Colombia’s most famous author is not the only artist who has been spied on by the FBI: the agency also spied on authors such as Normal Mailer, Ernest Hemingway, and John Steinbeck.

At: http://colombiareports.com/fbi-spied-on-nobel-laureate-gabriel-garcia-marquez-for-24-years/

Mary Hoover wasn't as much "anti-communist", as he was anti-talent.

Blue Alert issued by Interpol on Argentina's behalf for former spy Antonio Stiuso

Interpol demanded the “urgent register and circulation” of the blue notice requested by the government of Argentina to locate former counterintelligence chief Antonio “Jaime” Stiuso. Earlier today, the head of the Federal Intelligence Agency (AFI) Oscar Parrilli confirmed the Foreign Ministry will be summoning U.S. Ambassador Noah Mamet following the decision of the Obama administration to refuse to cooperate with Argentina in the search for Stiuso (believed to be in the U.S. since skipping a court subpoena in February).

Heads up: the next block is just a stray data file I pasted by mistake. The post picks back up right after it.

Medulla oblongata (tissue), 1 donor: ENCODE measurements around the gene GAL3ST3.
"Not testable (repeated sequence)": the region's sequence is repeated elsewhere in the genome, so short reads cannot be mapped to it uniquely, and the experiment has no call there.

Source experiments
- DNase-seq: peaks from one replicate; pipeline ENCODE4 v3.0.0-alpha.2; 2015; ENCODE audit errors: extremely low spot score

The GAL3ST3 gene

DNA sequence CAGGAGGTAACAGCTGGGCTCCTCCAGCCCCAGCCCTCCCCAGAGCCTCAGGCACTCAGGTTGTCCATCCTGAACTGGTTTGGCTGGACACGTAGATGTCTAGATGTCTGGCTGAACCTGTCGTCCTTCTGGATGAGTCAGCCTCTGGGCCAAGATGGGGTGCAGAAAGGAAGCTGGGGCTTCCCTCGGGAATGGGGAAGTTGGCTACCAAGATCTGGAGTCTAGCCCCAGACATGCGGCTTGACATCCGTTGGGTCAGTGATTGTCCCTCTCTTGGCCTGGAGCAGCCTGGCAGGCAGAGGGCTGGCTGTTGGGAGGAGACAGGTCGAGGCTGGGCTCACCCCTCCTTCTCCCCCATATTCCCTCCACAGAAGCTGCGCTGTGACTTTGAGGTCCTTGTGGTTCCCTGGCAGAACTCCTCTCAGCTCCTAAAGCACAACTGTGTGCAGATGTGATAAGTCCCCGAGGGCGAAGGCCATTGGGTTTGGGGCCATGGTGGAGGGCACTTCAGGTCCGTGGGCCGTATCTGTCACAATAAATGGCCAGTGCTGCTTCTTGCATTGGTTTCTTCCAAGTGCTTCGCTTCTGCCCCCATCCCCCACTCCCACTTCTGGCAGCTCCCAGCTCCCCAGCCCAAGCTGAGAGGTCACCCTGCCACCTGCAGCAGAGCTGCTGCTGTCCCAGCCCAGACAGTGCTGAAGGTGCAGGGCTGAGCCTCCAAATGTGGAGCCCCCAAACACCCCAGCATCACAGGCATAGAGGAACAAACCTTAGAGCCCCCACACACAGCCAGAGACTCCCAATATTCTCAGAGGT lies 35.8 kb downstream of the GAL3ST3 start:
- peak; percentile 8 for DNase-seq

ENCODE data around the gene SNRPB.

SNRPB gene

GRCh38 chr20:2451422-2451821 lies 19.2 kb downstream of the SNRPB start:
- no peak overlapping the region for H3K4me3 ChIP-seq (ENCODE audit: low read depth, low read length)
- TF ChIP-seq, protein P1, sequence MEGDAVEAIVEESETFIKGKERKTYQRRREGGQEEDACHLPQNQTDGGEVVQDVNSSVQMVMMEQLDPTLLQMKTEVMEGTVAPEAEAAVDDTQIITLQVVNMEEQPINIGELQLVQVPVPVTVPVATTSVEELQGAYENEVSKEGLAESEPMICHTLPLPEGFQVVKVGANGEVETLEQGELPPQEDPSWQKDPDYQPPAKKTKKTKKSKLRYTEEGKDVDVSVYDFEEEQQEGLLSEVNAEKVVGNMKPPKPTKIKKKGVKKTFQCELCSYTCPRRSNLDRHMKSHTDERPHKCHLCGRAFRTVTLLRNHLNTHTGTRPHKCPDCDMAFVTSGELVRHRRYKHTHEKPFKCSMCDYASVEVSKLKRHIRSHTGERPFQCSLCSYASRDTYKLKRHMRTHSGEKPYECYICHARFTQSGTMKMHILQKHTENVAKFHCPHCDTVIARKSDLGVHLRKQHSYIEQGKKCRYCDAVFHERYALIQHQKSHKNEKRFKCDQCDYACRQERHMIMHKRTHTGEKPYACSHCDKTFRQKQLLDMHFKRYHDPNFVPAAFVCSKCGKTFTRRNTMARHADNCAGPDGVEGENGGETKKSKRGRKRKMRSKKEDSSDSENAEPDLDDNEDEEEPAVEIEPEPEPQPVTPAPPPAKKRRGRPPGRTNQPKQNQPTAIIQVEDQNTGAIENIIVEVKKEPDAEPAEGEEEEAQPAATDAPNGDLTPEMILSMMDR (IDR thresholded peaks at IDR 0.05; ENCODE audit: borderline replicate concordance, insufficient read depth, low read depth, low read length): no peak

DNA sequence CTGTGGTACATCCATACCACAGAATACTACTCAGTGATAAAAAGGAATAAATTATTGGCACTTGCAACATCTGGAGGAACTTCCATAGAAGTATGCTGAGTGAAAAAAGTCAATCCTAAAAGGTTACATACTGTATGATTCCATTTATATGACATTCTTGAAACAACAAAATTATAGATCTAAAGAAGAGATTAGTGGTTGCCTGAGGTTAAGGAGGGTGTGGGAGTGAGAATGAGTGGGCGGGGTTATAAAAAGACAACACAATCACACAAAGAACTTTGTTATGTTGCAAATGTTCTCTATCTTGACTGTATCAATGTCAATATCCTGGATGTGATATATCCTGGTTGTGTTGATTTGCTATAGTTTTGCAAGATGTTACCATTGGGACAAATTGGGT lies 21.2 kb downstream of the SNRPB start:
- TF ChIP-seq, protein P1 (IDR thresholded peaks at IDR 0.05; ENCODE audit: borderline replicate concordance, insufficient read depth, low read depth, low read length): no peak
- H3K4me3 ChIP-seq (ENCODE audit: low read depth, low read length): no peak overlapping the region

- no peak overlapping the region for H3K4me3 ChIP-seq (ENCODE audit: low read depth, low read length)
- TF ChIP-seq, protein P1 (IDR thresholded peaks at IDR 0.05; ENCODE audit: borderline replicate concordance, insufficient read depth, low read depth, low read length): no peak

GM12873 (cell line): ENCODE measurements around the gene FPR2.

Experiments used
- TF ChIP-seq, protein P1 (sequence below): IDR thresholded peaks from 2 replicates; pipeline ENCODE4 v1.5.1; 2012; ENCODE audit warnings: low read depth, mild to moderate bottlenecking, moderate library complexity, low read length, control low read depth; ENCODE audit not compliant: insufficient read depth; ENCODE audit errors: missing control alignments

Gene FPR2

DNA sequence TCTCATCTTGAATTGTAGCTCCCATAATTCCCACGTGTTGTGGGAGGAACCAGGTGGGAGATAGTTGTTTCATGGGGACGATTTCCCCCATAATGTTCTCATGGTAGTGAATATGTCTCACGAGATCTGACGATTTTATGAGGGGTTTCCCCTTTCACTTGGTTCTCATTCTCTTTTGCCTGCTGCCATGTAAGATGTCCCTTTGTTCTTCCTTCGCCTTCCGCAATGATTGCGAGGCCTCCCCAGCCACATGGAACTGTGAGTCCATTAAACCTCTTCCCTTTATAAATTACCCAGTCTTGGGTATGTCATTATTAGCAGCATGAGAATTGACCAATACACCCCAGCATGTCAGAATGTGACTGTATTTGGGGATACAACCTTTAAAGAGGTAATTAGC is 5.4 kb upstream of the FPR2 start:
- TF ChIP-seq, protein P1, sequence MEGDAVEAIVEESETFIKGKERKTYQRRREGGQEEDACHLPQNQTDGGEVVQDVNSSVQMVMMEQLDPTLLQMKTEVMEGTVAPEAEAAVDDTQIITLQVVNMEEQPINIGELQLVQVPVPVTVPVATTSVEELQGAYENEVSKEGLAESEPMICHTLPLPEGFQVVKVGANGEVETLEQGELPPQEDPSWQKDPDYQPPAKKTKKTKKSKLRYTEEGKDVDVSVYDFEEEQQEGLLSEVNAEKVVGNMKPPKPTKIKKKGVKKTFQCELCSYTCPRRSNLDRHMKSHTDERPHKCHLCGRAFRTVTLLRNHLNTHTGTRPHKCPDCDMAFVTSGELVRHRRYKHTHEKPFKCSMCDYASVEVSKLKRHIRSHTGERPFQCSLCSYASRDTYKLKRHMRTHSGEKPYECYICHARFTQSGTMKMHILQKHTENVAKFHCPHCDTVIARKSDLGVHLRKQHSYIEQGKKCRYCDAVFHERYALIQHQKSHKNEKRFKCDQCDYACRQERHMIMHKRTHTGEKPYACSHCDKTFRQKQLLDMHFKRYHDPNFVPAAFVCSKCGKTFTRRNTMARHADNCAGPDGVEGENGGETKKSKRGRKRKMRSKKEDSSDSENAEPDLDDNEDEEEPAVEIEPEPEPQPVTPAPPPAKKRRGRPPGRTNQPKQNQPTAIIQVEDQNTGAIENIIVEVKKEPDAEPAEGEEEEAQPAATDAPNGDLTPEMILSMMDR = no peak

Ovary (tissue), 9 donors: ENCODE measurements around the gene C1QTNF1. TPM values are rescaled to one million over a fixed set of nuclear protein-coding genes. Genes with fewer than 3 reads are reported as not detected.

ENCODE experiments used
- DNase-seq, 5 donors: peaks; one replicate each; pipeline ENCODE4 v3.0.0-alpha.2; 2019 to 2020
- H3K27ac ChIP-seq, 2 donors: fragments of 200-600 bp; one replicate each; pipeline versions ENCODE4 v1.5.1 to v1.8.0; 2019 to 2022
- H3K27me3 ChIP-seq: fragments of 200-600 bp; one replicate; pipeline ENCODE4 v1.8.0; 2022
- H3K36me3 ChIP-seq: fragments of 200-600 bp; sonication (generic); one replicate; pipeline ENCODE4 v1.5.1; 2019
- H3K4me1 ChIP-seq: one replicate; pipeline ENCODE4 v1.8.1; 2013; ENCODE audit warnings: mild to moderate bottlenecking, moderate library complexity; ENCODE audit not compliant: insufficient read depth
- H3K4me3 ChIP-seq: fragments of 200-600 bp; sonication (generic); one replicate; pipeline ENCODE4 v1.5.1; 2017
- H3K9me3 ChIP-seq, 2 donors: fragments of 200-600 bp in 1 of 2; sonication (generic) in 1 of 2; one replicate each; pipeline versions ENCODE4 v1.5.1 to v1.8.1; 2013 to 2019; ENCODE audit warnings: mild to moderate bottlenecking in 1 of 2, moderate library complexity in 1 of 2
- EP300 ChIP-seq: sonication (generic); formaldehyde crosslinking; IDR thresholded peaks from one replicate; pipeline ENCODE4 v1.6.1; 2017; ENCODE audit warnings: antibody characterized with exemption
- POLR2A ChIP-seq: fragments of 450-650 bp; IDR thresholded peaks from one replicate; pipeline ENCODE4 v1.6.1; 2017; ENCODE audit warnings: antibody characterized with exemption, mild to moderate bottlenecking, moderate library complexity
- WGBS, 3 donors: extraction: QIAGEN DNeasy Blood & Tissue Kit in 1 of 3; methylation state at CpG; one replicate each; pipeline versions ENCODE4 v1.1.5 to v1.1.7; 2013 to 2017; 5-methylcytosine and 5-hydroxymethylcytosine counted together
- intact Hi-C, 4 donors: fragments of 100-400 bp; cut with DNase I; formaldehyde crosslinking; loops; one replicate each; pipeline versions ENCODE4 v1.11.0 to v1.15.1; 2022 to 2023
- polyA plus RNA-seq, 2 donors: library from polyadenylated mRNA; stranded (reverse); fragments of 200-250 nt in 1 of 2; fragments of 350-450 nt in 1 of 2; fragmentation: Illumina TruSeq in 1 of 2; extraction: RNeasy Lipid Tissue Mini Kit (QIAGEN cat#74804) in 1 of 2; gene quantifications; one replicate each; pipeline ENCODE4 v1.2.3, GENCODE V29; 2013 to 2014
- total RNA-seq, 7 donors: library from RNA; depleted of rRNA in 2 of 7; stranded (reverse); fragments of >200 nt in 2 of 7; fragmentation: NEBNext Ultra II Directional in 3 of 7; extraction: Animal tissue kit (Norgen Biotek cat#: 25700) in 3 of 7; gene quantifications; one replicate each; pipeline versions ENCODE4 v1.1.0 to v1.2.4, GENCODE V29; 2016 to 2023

Stiuso’s testimony as a witness has been sought for multiple cases, including the use of numerous shell companies for money laundering and as a person of interest in the case of prosecutor Alberto Nisman’s death. The Federal Intelligence Agency (AFI) had petitioned a local court to request that Interpol issue a Blue Notice to determine his location. The AFI's is the second such request by Argentine authorities, following an earlier petition from the prosecutors at the Attorney General’s Unit for the Investigation into the 1994 AMIA attack (the office headed by Nisman for a decade until his death in January of this year).

Yesterday marks the second consecutive day that Buenos Aires has asked for greater cooperation from the United States on the AMIA probe. During her eighth and final address to the United Nations General Assembly as a head of state on Monday President Cristina Kirchner asked whether Stiuso, and other former members of SI believed to have fled the country, were currently residing on U.S. soil. “Is he here?” she asked rhetorically during her address, referring to Stiuso.